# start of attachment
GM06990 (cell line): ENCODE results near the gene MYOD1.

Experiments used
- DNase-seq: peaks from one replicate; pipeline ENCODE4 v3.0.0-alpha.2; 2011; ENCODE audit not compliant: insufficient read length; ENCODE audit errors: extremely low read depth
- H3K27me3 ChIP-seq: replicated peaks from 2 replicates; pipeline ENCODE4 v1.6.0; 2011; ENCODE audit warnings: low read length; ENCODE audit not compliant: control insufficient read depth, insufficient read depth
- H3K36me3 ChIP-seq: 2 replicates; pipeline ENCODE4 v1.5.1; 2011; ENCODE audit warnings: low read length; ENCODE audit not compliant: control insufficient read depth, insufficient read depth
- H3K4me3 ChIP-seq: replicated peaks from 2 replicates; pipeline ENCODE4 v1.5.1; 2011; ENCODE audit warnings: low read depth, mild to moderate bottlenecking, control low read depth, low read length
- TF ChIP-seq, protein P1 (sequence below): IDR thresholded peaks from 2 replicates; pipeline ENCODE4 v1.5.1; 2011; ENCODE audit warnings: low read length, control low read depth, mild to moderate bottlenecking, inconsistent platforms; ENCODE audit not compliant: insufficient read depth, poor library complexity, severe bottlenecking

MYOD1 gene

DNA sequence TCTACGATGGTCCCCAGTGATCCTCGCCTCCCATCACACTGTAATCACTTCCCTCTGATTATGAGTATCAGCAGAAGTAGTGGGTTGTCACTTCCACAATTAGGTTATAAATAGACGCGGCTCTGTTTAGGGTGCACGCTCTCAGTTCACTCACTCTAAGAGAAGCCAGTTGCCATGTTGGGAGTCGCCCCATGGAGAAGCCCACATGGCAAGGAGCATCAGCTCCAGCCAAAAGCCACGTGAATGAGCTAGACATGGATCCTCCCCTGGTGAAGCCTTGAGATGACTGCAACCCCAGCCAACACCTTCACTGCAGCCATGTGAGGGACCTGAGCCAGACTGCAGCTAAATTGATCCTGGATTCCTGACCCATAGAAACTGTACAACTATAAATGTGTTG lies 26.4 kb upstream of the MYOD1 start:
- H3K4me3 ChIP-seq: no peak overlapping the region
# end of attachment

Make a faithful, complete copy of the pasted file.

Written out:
GM06990 (cell line): ENCODE results near the gene MYOD1.

Experiments used
- DNase-seq: peaks from one replicate; pipeline ENCODE4 v3.0.0-alpha.2; 2011; ENCODE audit not compliant: insufficient read length; ENCODE audit errors: extremely low read depth
- H3K27me3 ChIP-seq: replicated peaks from 2 replicates; pipeline ENCODE4 v1.6.0; 2011; ENCODE audit warnings: low read length; ENCODE audit not compliant: control insufficient read depth, insufficient read depth
- H3K36me3 ChIP-seq: 2 replicates; pipeline ENCODE4 v1.5.1; 2011; ENCODE audit warnings: low read length; ENCODE audit not compliant: control insufficient read depth, insufficient read depth
- H3K4me3 ChIP-seq: replicated peaks from 2 replicates; pipeline ENCODE4 v1.5.1; 2011; ENCODE audit warnings: low read depth, mild to moderate bottlenecking, control low read depth, low read length
- TF ChIP-seq, protein P1 (sequence below): IDR thresholded peaks from 2 replicates; pipeline ENCODE4 v1.5.1; 2011; ENCODE audit warnings: low read length, control low read depth, mild to moderate bottlenecking, inconsistent platforms; ENCODE audit not compliant: insufficient read depth, poor library complexity, severe bottlenecking

MYOD1 gene

DNA sequence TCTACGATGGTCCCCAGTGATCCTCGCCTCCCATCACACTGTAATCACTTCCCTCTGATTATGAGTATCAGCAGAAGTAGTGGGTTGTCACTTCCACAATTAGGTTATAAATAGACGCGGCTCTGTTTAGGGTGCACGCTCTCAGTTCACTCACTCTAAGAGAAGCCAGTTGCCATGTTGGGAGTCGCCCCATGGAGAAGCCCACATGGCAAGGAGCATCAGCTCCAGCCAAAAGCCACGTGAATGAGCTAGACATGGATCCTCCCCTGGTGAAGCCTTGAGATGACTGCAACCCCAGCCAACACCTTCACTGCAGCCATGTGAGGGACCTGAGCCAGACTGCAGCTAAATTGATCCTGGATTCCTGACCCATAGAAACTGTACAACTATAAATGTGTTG lies 26.4 kb upstream of the MYOD1 start:
- H3K4me3 ChIP-seq: no peak overlapping the region